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Matt Asay makes a good point in his article on open source marketing, that people generally choose to use open source software because it is cost effective, not because it is “flexible”.
Put another way, “free as in beer” trumps “free as in speech” as a motivator for people making the choice to use open source. I think that is obvious. On the other hand, I think that it is so obvious that the premise of the article that open source should be marketed on the basis of low cost over freedom of choice is wrong. I think the market widely assumes that open source is “free as in beer” so you get the benefit of that perception just by being open source in the first place.
That said, he does refer to the importance of “low cost utility.” It isn’t good enough that Linux or MySQL or ServiceMix ESB is open source, (i.e. perceived to be “free as in beer”). It also has to be good enough to be useful in helping someone solve a real problem. In other words, the beer has to be drinkable or doesn’t matter that it’s free.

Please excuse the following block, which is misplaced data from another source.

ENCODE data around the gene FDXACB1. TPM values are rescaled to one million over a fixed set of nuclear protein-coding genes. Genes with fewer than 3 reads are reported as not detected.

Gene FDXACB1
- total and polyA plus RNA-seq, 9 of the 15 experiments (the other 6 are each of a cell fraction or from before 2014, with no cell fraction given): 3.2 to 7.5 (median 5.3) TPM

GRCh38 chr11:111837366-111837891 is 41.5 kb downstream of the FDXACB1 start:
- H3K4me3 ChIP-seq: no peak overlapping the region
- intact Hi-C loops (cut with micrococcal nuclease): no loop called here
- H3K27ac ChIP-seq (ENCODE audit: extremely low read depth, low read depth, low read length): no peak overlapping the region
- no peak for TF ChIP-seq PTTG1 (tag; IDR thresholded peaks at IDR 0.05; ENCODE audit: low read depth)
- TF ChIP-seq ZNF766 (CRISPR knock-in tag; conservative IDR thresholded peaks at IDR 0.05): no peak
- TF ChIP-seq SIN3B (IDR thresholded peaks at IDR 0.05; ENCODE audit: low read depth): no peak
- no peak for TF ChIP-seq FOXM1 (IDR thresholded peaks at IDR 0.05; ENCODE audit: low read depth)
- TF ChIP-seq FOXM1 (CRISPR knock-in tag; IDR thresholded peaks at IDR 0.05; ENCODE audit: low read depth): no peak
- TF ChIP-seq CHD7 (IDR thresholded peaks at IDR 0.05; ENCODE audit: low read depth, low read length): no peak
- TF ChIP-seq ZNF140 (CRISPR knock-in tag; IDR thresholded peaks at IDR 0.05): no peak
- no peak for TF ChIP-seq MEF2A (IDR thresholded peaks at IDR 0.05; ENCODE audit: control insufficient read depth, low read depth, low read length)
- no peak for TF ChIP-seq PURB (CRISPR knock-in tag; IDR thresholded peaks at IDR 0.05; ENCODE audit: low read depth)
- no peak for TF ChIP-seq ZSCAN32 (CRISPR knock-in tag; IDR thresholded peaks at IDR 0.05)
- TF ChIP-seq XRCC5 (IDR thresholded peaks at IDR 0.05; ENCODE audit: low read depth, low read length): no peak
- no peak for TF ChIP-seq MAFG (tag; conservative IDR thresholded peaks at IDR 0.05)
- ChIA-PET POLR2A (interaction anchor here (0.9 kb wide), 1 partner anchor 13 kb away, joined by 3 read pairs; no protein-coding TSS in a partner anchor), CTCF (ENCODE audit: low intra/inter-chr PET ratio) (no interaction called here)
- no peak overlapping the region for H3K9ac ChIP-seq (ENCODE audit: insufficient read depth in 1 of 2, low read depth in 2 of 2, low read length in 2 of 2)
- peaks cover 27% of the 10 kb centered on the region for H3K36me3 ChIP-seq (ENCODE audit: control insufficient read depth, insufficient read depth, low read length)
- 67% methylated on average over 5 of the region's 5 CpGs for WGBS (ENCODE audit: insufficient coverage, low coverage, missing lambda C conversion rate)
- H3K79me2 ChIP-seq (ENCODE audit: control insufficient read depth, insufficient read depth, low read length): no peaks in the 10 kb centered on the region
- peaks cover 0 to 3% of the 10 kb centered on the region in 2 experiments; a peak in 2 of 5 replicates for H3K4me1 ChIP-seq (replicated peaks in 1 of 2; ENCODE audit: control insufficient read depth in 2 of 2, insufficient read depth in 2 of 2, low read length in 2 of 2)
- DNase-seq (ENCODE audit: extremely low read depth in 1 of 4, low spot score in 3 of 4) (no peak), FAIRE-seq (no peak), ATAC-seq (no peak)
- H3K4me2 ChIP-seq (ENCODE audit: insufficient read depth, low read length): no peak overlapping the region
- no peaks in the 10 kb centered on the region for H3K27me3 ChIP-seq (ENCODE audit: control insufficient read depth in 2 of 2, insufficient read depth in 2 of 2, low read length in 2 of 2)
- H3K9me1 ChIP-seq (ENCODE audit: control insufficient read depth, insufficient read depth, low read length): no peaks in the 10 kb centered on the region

We, Progress Software, are also seeing companies begin to recognize that adopting open source isn’t entirely free (as in beer). They will be more successful getting the utility from the software if they invest in developing the skills to use the software properly and have the backing of a company to support them in that effort. To take the beer analogy a bit further, (perhaps too far?), renting a mug is better than drinking the beer out of your hands.
From an open source marketing perspective, what we need to do is let people know that the beer tastes good and explain how much better the experience will be drinking it from a mug. We don’t need to spend a lot of time explaining why it’s a good thing that the beer is free.
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